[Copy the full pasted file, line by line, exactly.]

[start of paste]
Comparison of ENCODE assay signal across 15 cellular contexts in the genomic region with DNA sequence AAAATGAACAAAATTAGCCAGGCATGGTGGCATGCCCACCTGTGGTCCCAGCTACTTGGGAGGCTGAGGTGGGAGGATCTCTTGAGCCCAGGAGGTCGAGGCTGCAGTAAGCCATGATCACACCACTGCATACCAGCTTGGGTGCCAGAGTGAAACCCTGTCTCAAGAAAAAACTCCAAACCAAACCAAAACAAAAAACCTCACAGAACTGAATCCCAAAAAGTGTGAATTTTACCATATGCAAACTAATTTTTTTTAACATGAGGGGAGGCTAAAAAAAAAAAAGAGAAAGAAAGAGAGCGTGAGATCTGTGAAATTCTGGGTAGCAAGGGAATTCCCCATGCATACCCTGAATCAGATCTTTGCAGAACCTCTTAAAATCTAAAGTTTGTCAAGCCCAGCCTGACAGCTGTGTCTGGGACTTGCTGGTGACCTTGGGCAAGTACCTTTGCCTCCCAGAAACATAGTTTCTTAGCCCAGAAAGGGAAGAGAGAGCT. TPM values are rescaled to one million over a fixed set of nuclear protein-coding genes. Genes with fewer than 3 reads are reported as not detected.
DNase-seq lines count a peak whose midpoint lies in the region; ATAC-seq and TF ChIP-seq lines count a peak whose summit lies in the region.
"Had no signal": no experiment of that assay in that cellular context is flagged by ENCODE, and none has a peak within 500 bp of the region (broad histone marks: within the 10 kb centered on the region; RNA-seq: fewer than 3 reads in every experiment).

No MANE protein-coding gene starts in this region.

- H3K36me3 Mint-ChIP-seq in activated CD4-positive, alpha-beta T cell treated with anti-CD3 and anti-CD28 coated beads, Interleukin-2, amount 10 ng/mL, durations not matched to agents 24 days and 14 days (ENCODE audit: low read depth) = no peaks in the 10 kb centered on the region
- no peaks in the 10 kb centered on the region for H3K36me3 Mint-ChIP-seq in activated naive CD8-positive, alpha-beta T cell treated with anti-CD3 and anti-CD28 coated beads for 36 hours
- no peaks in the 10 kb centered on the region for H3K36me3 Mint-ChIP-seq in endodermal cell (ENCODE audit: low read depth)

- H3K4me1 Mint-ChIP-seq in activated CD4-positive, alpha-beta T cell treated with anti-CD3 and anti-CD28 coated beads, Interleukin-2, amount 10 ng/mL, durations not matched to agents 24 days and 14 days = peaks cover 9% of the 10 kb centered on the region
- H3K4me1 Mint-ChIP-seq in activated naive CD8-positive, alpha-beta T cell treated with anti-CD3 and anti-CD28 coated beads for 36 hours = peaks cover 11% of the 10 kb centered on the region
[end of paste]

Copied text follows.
Comparison of ENCODE assay signal across 15 cellular contexts in the genomic region with DNA sequence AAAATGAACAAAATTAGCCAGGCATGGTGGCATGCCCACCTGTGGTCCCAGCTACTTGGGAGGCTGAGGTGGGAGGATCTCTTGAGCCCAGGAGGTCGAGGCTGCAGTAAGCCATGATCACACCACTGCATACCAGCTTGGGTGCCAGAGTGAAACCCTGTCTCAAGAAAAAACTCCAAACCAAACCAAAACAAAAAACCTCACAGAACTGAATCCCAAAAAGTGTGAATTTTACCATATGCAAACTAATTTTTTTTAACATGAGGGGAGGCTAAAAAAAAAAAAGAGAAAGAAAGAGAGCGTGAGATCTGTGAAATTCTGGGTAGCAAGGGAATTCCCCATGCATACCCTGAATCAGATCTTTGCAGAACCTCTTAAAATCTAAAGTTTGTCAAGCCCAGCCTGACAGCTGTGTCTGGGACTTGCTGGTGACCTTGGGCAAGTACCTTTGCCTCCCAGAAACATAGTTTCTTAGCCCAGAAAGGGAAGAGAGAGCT. TPM values are rescaled to one million over a fixed set of nuclear protein-coding genes. Genes with fewer than 3 reads are reported as not detected.
DNase-seq lines count a peak whose midpoint lies in the region; ATAC-seq and TF ChIP-seq lines count a peak whose summit lies in the region.
"Had no signal": no experiment of that assay in that cellular context is flagged by ENCODE, and none has a peak within 500 bp of the region (broad histone marks: within the 10 kb centered on the region; RNA-seq: fewer than 3 reads in every experiment).

No MANE protein-coding gene starts in this region.

- H3K36me3 Mint-ChIP-seq in activated CD4-positive, alpha-beta T cell treated with anti-CD3 and anti-CD28 coated beads, Interleukin-2, amount 10 ng/mL, durations not matched to agents 24 days and 14 days (ENCODE audit: low read depth) = no peaks in the 10 kb centered on the region
- no peaks in the 10 kb centered on the region for H3K36me3 Mint-ChIP-seq in activated naive CD8-positive, alpha-beta T cell treated with anti-CD3 and anti-CD28 coated beads for 36 hours
- no peaks in the 10 kb centered on the region for H3K36me3 Mint-ChIP-seq in endodermal cell (ENCODE audit: low read depth)

- H3K4me1 Mint-ChIP-seq in activated CD4-positive, alpha-beta T cell treated with anti-CD3 and anti-CD28 coated beads, Interleukin-2, amount 10 ng/mL, durations not matched to agents 24 days and 14 days = peaks cover 9% of the 10 kb centered on the region
- H3K4me1 Mint-ChIP-seq in activated naive CD8-positive, alpha-beta T cell treated with anti-CD3 and anti-CD28 coated beads for 36 hours = peaks cover 11% of the 10 kb centered on the region